Kenya’s coffee exports benefit from lucrative markets, premium prices fetching US$203m in 2019/2020

KENYA – Kenya’s coffee variety has continued to attract buyers across the globe fetching Ksh22 billion (US$203m) in the 2019/2020 Market Year from the export of 46,333 metric tons of green bean equivalent.

This was revealed by the Agriculture Cabinet Secretary Peter Munya during the launch of the Coffee report 2021, indicating it was a 285 percent increase in coffee export earnings from Ksh.5.7billion realized in 2003/2004.

Despite, Kenya’s coffee gaining market in the lucrative markets and fetching premium prices, the country’s productivity of the cash-crop has been dwindling over the years.

According to reports by Kenya News Agency, acreage under coffee production in the country has decreased by over 30 percent from about 170,000 hectares in early 1990s to about 119,000 hectares currently.

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In terms of production, the crop’s output level has also decreased by a whopping 70 percent from a peak of 129,000 metric tons in 1983/84 coffee year to about 40,000 metric tons currently.

“This Coffee Report 2021, is another milestone towards concertizing the on-going reforms in the coffee sector in the country that are aimed at improving efficiency in the performance of the sector and earnings to coffee farmers,” the CS said.

Munya however acknowledged that the good performance of the coffee sector began to deteriorate in the mid-1990s mainly due to poor governance, bad management and corruption that permeated the entire coffee value chain.

“This Coffee Report 2021, is another milestone towards concertizing the on-going reforms in the coffee sector in the country that are aimed at improving efficiency in the performance of the sector and earnings to coffee farmers.”

Agriculture Cabinet Secretary – Peter Munya

Kenya’s new Coffee Bill to streamline coffee value chain operations

To this end, the ministry is currently in the processes of passing a new proposed Coffee Bill into law, which seeks to streamline operations as administrative, policy and legal reforms in the coffee sector have been mooted.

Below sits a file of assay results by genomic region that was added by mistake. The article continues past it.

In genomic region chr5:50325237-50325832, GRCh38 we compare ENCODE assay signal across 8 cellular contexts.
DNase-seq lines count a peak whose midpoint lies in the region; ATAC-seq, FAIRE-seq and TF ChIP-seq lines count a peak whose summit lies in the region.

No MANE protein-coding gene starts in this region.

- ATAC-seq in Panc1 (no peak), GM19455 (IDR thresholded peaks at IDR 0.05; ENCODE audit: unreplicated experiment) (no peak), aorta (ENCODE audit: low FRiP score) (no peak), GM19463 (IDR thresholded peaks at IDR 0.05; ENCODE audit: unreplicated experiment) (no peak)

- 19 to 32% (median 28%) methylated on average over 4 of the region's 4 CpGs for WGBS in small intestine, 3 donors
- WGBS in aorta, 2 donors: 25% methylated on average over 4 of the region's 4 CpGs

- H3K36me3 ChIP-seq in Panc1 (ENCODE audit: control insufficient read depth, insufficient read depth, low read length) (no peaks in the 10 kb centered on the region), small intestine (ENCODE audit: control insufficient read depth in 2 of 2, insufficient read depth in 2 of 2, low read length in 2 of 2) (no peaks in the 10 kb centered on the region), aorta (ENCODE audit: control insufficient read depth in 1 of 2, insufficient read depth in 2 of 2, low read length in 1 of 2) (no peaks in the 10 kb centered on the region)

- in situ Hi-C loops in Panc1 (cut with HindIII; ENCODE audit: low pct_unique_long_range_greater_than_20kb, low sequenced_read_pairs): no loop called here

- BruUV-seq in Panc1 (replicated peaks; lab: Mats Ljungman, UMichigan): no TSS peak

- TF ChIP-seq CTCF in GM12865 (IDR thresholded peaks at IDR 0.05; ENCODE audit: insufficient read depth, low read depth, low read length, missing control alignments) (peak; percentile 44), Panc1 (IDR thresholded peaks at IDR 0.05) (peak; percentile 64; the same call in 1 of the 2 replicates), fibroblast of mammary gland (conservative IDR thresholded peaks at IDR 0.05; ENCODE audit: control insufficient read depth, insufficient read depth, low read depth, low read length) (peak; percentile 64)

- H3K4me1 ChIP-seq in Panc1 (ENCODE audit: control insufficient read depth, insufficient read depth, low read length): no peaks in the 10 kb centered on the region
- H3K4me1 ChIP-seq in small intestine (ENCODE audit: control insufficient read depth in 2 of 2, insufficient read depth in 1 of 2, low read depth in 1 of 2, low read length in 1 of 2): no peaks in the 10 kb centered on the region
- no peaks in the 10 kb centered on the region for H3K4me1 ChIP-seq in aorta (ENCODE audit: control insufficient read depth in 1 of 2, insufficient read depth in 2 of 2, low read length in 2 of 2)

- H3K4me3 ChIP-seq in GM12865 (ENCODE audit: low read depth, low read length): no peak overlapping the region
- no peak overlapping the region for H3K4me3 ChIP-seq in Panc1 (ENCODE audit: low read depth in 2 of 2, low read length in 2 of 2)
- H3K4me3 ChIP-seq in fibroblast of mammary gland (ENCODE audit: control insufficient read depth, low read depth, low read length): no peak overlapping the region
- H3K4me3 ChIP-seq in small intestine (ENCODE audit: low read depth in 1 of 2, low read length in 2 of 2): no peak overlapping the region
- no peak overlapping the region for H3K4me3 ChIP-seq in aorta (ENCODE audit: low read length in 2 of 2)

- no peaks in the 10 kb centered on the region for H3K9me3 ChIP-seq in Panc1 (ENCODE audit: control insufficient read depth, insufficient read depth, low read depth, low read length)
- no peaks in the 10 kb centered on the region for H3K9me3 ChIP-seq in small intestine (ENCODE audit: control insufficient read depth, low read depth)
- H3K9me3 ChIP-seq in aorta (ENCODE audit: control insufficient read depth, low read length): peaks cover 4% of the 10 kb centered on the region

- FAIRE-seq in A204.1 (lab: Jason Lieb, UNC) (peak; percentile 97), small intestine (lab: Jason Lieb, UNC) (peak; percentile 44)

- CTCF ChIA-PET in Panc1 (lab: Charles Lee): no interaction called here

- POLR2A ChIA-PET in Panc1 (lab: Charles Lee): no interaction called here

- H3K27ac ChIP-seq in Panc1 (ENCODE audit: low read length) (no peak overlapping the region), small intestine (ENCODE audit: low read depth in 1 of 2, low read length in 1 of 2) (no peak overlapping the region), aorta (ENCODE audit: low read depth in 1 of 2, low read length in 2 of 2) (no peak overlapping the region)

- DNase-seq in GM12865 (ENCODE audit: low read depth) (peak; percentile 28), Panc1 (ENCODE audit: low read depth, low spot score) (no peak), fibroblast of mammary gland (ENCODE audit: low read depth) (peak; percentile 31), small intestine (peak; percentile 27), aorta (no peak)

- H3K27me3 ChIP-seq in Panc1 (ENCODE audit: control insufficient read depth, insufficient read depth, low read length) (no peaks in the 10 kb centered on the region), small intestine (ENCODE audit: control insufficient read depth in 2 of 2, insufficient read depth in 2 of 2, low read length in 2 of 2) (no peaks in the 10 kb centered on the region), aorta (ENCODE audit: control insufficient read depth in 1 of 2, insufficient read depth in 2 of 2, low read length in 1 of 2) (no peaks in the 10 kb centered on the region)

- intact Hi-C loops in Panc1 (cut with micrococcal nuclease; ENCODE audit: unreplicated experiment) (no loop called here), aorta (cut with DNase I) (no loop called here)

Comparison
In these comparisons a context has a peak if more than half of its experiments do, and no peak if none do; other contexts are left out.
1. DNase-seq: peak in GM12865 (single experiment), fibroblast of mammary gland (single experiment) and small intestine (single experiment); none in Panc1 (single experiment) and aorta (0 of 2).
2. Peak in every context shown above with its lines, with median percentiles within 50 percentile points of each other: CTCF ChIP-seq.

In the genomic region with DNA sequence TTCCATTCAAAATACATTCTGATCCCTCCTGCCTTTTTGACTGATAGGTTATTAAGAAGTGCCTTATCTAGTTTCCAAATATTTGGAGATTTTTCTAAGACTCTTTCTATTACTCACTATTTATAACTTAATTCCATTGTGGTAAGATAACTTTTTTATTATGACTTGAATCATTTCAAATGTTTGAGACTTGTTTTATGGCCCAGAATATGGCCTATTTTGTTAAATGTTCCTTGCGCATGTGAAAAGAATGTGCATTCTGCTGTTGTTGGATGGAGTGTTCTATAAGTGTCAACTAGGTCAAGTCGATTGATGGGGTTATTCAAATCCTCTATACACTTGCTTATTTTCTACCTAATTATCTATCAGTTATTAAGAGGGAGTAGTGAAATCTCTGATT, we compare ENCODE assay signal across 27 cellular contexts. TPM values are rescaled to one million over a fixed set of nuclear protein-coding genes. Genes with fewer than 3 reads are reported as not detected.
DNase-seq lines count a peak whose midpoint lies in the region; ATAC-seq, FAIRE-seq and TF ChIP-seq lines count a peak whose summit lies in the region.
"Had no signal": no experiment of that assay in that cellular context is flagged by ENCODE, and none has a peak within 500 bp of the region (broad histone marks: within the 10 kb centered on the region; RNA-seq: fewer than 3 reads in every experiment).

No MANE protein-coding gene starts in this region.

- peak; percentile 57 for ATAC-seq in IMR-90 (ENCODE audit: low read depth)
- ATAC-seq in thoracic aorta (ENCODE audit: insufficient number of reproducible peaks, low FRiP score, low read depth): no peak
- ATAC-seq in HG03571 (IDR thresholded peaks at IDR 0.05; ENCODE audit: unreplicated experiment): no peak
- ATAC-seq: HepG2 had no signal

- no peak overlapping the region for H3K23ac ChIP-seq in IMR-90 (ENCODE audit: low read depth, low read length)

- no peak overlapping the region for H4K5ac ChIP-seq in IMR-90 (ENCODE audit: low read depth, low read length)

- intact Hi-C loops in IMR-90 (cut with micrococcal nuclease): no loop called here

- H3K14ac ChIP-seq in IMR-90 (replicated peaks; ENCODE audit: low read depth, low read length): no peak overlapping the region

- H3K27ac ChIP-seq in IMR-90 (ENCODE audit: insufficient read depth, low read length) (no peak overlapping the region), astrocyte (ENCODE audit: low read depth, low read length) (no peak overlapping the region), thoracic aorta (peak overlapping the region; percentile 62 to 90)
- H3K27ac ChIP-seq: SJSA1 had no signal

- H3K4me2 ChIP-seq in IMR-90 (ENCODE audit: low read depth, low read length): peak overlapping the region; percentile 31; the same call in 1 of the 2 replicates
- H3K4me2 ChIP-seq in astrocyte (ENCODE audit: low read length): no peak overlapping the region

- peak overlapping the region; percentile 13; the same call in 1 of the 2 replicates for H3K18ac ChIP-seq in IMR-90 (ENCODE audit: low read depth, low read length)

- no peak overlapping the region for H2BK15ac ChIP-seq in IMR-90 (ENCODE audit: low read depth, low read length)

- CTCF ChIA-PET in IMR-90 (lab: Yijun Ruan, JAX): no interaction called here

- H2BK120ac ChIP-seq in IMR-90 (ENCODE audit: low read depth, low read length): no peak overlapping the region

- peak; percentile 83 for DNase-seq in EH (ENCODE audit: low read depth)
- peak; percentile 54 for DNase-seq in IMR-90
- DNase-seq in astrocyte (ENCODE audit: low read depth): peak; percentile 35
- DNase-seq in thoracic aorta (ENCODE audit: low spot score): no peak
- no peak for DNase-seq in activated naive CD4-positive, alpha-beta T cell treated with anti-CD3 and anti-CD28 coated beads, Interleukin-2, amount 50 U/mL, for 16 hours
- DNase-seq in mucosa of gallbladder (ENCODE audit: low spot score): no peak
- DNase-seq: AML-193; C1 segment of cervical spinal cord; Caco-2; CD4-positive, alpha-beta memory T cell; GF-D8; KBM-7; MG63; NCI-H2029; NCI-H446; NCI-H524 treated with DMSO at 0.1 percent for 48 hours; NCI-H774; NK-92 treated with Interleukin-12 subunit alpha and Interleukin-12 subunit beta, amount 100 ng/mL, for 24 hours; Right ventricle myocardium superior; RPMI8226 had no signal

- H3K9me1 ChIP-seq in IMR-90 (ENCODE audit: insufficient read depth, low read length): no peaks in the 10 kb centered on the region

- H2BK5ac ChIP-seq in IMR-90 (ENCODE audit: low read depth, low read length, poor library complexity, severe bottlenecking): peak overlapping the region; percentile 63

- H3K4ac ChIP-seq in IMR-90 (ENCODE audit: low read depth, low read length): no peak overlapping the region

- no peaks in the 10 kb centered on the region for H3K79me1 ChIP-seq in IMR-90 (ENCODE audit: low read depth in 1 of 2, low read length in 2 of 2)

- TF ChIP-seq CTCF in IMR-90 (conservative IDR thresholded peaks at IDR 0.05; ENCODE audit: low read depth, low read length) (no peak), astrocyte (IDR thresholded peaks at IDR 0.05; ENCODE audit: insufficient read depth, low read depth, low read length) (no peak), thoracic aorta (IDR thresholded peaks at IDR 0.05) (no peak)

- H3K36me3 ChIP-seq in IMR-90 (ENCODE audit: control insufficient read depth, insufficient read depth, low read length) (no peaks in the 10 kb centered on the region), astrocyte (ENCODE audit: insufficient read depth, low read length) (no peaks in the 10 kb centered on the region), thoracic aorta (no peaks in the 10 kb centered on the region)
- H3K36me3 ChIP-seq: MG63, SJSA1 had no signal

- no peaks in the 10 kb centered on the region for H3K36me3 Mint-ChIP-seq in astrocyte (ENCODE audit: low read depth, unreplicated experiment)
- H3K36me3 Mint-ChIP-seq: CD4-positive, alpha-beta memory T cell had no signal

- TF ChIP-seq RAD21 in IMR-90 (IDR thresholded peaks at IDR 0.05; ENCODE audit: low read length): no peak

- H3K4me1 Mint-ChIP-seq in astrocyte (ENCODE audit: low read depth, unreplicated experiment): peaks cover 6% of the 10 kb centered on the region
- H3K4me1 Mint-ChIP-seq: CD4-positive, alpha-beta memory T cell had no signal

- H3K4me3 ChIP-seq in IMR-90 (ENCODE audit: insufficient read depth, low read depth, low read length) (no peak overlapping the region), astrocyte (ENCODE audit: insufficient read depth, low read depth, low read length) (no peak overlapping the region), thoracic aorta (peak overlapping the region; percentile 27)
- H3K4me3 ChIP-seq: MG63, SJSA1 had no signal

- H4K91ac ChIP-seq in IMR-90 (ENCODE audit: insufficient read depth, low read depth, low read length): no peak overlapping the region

The administrative coffee sector reforms will revolve around revival of New KPCU after liquidation of the old KPCU that was in receivership, take-over and operationalization of Meru and Sagana Coffee Milling Plants and inculcation of transparency and accountability in all milling processes at New KPCU plants.

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According to the new drafted laws, millers and market agents are prohibits from lending to farmers as a Kshs. 3 Billion (US$29.5m) Cherry Advance Fund was created earlier last year, specifically for funding purposes.

This is in response to the high-interest rates that the farmers have been subjected to from exorbitant advances.

To this end the newly formed fund lends at 3% and farmers have been further advised to obtained financing from their SACCOs or licensed commercial banks.

Further to that, the bill proposes that independent factories can apply to become stand-alone societies under the co-operative societies act if they so wish or if their members want them to be registered as such.

According to the new drafted laws, it seeks for the establishment of the direct settlement system (DSS) to act as the clearinghouse for receipt and disbursement of payment from coffee sales.

DSS is important as it will freely avail information on earnings from all coffees sold from Kenya by all marketing agents through both auction and direct sales through the establishment of the Nairobi Coffee Exchange.

In addition, it will enable payments to all coffee value chain players (farmers, factories/societies, millers, marketing agents, auction organizers) to be done directly and transparently to their accounts.

To ensure fair pay to farmers, the bill has also capped the milling fee at US$40 per ton and capped milling losses at 18%.

The bill also re-establishes the Coffee Research Foundation as the Coffee Research Institute which will be autonomous in its operations, implementation of programs, and in the allocation and management of its resources.

It will be the lead agency in coffee breeding; in the developing climate-resilient coffee crop varieties and in leading the scientific effort to strengthen Kenya coffee’s resistance to diseases and pests.

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